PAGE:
whom
ὃν (hon)
Personal / Relative Pronoun - Accusative Masculine Singular
Strong's Greek 3739: Who, which, what, that.

He appointed
ἔθηκεν (ethēken)
Verb - Aorist Indicative Active - 3rd Person Singular
Strong's Greek 5087: To put, place, lay, set, fix, establish. A prolonged form of a primary theo to place.

heir
κληρονόμον (klēronomon)
Noun - Accusative Masculine Singular
Strong's Greek 2818: From kleros and the base of nomos (reflexively) getting by apportionment); a sharer by lot, i.e. Inheritor; by implication, a possessor.

of all things,
πάντων (pantōn)
Adjective - Genitive Neuter Plural
Strong's Greek 3956: All, the whole, every kind of. Including all the forms of declension; apparently a primary word; all, any, every, the whole.

and
καὶ (kai)
Conjunction
Strong's Greek 2532: And, even, also, namely.

through
δι’ (di’)
Preposition
Strong's Greek 1223: A primary preposition denoting the channel of an act; through.

whom
οὗ (hou)
Personal / Relative Pronoun - Genitive Masculine Singular
Strong's Greek 3739: Who, which, what, that.

He made
ἐποίησεν (epoiēsen)
Verb - Aorist Indicative Active - 3rd Person Singular
Strong's Greek 4160: (a) I make, manufacture, construct, (b) I do, act, cause. Apparently a prolonged form of an obsolete primary; to make or do.

the
τοὺς (tous)
Article - Accusative Masculine Plural
Strong's Greek 3588: The, the definite article. Including the feminine he, and the neuter to in all their inflections; the definite article; the.

universe.
αἰῶνας (aiōnas)
Noun - Accusative Masculine Plural
Strong's Greek 165: From the same as aei; properly, an age; by extension, perpetuity; by implication, the world; specially a Messianic period.
(2) Hath in these last days . . .--Better, at the end of these days spake unto us in a Son. The thought common to the two verses is "God hath spoken to man"; in all other respects the past and the present stand contrasted. The manifold successive partial disclosures of God's will have given place to one revelation, complete and final; for He who spake in the prophets hath now spoken "in a Son." The whole stress lies on these last words. The rendering "a Son" may at first cause surprise, but it is absolutely needed; not, "Who is the Revealer?" but, "What is He?" is the question answered in these words. The writer does not speak of a Son in the sense of one out of many; the very contrast with the prophets (who in the lower sense were amongst God's sons) would be sufficient to prove this, but the words which follow, and the whole contents of this chapter, are designed to show the supreme dignity of Him who is God's latest Representative on earth. The prophet's commission extended no farther than the special message of his words and life; "a Son" spoke with His Father's authority, with complete knowledge of His will and purpose. It is impossible to read these first lines (in which the whole argument of the Epistle is enfolded) without recalling the prologue of the fourth Gospel. The name "Word" is not mentioned here, and the highest level of St. John's teaching is not reached; but the idea which "the Word" expresses, and the thought of the Only Begotten as declaring and interpreting the Father (John 1:18; also John 14:10; John 14:24) are present throughout. There is something unusual in the words, "at the end of these days." St. Peter speaks of the manifestation of Christ "at the end of the times" (1Peter 1:20); and both in the Old Testament and in the New we not unfrequently read "at the end (or, in the last) of the days." (See 2Peter 3:3; Jude 1:18; Numbers 24:14; Daniel 10:14, &c.) The peculiarity of the expression here lies in "these days." The ages preceding and following the appearance of Messiah are in Jewish writers known as "this world" (or, age) and the "coming world" (or, age); the "days of Messiah" seem to have been classed sometimes with the former, sometimes with the latter period; but "the end of these days" would be understood by every Jewish reader to denote the time of His appearing.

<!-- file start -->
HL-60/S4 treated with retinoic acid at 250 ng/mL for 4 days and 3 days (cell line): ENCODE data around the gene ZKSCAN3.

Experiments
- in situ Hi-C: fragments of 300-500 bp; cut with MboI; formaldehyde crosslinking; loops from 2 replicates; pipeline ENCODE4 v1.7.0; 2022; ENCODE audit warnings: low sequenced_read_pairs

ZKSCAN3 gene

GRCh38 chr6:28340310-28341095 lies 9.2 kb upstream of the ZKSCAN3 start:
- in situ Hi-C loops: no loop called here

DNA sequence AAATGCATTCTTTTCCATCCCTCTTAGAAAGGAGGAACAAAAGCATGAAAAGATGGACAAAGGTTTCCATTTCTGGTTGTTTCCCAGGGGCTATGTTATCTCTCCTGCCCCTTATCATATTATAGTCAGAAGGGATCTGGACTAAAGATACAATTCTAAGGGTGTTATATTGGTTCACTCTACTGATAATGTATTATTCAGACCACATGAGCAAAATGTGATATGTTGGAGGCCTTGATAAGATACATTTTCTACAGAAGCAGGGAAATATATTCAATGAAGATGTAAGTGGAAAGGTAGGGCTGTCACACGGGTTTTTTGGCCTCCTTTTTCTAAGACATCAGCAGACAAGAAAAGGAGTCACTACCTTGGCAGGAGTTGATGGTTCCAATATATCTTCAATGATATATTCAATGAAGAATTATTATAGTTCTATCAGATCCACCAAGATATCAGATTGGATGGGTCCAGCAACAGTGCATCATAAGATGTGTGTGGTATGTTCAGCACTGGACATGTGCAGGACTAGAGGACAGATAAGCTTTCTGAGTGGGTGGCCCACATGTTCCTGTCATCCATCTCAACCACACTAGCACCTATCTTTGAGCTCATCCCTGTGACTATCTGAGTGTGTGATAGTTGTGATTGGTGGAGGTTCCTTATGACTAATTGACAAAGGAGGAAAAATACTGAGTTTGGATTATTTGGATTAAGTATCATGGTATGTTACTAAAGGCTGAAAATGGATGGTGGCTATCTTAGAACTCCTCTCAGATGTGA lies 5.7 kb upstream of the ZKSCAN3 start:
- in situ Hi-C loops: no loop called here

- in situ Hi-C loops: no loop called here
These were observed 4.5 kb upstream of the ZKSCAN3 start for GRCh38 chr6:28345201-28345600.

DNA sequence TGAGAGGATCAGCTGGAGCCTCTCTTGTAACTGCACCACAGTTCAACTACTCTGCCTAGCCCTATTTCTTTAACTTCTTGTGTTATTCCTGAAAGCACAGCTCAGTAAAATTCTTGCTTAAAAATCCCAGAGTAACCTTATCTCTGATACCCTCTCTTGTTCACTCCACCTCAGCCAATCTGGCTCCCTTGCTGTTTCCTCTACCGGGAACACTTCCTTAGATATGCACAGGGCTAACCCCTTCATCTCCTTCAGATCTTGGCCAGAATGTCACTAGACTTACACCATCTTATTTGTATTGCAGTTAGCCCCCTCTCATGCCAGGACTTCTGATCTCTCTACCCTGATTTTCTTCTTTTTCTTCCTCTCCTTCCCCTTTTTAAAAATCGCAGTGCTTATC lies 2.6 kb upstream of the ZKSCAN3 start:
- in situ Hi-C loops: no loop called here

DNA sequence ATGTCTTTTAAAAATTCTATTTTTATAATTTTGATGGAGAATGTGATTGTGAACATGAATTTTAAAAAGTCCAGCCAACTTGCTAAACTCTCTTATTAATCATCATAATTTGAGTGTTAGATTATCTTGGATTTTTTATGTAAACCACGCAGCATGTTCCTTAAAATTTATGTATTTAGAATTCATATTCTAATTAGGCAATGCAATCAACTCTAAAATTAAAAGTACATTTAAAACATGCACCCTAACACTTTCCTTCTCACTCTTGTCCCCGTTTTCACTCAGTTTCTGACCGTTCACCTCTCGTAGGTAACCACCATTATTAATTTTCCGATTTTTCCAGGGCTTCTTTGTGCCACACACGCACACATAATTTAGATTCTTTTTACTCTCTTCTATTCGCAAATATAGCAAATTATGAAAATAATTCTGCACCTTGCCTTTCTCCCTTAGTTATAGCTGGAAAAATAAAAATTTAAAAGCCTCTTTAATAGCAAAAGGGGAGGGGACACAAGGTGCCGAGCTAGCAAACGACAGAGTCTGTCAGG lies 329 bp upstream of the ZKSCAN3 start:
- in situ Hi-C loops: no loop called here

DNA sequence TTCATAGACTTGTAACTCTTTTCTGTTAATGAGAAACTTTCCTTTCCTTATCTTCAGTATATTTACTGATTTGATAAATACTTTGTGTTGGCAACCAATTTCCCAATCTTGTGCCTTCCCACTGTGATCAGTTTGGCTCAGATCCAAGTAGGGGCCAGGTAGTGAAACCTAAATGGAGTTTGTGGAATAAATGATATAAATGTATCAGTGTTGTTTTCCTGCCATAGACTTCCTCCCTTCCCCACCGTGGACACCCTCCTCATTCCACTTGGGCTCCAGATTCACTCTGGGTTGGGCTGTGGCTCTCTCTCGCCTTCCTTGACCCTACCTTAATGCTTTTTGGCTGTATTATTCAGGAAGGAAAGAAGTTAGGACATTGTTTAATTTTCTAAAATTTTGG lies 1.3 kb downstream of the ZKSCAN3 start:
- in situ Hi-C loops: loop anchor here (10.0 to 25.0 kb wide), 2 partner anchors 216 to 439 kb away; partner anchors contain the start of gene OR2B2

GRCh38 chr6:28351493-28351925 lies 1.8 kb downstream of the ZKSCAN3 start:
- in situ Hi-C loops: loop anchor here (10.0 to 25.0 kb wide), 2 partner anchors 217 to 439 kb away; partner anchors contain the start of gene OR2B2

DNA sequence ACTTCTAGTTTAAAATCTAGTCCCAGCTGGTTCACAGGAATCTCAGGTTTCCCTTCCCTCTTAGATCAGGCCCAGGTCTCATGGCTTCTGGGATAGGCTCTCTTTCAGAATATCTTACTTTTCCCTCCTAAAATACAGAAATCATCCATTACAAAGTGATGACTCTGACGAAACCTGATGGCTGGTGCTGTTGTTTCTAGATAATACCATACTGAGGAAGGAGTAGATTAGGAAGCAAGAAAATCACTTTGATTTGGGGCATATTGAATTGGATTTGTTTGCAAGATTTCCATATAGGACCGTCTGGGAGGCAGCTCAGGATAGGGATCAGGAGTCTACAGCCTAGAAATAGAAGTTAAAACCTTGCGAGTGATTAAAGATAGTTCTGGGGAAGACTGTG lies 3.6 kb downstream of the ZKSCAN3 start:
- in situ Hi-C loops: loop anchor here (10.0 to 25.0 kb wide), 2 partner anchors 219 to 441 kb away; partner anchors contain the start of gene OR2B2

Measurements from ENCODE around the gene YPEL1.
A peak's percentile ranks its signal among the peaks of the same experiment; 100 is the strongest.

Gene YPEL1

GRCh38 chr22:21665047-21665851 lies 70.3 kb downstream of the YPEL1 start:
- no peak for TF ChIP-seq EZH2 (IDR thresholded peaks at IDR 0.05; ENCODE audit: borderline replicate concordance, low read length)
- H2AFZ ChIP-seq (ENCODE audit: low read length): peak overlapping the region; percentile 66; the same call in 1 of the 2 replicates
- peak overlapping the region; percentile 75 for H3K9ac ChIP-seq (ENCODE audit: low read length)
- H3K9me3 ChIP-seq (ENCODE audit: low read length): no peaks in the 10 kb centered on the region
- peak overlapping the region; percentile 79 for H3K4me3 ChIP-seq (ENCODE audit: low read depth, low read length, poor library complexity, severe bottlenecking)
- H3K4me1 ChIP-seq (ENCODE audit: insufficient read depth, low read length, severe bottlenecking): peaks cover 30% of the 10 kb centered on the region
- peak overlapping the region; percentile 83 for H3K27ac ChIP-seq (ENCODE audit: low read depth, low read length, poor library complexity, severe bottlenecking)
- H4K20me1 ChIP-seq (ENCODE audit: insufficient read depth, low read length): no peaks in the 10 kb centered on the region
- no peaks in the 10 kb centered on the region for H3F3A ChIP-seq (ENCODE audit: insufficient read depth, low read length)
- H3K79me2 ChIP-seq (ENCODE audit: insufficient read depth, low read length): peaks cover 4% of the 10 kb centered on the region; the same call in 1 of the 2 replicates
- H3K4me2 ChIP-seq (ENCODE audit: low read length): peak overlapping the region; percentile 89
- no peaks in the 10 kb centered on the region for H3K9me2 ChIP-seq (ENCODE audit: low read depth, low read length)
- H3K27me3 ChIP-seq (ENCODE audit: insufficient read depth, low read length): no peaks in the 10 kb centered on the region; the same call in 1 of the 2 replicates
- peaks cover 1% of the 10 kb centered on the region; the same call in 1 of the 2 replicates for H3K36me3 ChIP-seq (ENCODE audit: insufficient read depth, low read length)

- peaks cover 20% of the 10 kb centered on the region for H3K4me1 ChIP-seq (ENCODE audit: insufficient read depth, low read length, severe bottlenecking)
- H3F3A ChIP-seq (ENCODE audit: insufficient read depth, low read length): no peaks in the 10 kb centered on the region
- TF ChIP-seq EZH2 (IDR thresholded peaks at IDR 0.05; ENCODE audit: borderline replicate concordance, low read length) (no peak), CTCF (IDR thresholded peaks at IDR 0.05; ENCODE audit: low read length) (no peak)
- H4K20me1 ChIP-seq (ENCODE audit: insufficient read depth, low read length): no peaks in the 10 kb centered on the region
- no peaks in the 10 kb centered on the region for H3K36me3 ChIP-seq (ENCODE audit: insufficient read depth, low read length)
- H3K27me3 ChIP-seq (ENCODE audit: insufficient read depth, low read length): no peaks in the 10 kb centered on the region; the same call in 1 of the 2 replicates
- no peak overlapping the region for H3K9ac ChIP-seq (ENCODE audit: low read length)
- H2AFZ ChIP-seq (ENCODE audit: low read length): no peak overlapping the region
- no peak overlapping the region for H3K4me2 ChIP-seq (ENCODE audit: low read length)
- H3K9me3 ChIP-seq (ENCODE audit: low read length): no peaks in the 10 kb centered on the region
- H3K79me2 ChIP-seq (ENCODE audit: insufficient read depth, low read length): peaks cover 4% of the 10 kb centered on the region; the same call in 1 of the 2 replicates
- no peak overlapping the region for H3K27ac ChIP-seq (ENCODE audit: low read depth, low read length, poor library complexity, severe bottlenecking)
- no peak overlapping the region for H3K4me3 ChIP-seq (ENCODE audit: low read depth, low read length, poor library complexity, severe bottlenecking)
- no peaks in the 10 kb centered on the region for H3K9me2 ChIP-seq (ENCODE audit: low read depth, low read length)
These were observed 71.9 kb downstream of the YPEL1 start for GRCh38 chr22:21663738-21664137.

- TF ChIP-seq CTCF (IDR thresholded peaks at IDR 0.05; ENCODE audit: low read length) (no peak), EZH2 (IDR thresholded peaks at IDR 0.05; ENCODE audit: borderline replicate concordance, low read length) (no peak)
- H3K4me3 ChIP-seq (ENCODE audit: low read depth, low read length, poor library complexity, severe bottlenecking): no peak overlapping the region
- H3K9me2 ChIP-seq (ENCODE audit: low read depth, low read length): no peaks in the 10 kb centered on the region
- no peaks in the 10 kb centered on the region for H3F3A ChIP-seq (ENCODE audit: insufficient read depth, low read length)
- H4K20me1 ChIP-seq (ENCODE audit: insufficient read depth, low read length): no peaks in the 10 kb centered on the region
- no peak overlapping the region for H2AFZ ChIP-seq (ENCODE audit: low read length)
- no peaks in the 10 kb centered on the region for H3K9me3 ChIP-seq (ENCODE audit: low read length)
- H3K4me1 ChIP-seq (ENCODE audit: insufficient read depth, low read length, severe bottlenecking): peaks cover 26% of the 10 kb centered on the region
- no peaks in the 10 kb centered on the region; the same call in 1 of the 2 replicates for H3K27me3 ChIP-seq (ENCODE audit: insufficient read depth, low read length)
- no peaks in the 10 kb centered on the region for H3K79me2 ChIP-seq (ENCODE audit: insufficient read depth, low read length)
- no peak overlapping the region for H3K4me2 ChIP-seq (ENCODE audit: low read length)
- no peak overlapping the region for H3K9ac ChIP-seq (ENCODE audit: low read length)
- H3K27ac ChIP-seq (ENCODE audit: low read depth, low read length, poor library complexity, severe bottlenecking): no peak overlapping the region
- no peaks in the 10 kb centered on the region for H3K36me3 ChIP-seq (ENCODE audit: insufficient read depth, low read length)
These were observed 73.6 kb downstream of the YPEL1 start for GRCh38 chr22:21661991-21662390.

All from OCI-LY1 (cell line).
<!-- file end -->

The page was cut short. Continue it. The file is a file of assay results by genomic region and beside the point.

Whom he hath appointed.--Better, whom He appointed: in the divine counsels He was constituted "Heir of all things." The clauses which follow describe the successive steps in the accomplishment of this purpose. The words have often been understood as referring to the Son's essential Lordship: as Eternal Son He is and must be Heir of all. But this explanation is less consistent with the word "appointed," with the strict significance of "Heir," and with the development of the thought in the following verses; and it is on all grounds more probable that in these words is expressed the great theme of the Epistle, the consummation of all things in the Christ.

By whom.--Rather, through whom. So in John 1:3 we read that all things came into being through the Word; and in Colossians 1:16, "All things have been created through Him." In this manner Philo repeatedly describes the creative work of the Logos. Here, however, "this mediatorial function has entirely changed its character. To the Alexandrian Jew it was the work of a passive tool or instrument; but to the Christian Apostle it represented a co-operating agent" (Lightfoot on Colossians 1:16).

The worlds.--A word of very common occurrence in the New Testament as a designation of time occurs in two passages of this Epistle (here and in Hebrews 11:3) where the context shows more than "age" to be intended. Under time is included the work that is done in time, so that "the ages" here must be (to quote Delitzsch's words) "the immeasurable content of immeasurable time." "Also" may seem an unnecessary addition, but (almost in the sense accordingly) it points to creation as the first step towards the fulfilment of the design expressed in the preceding clause.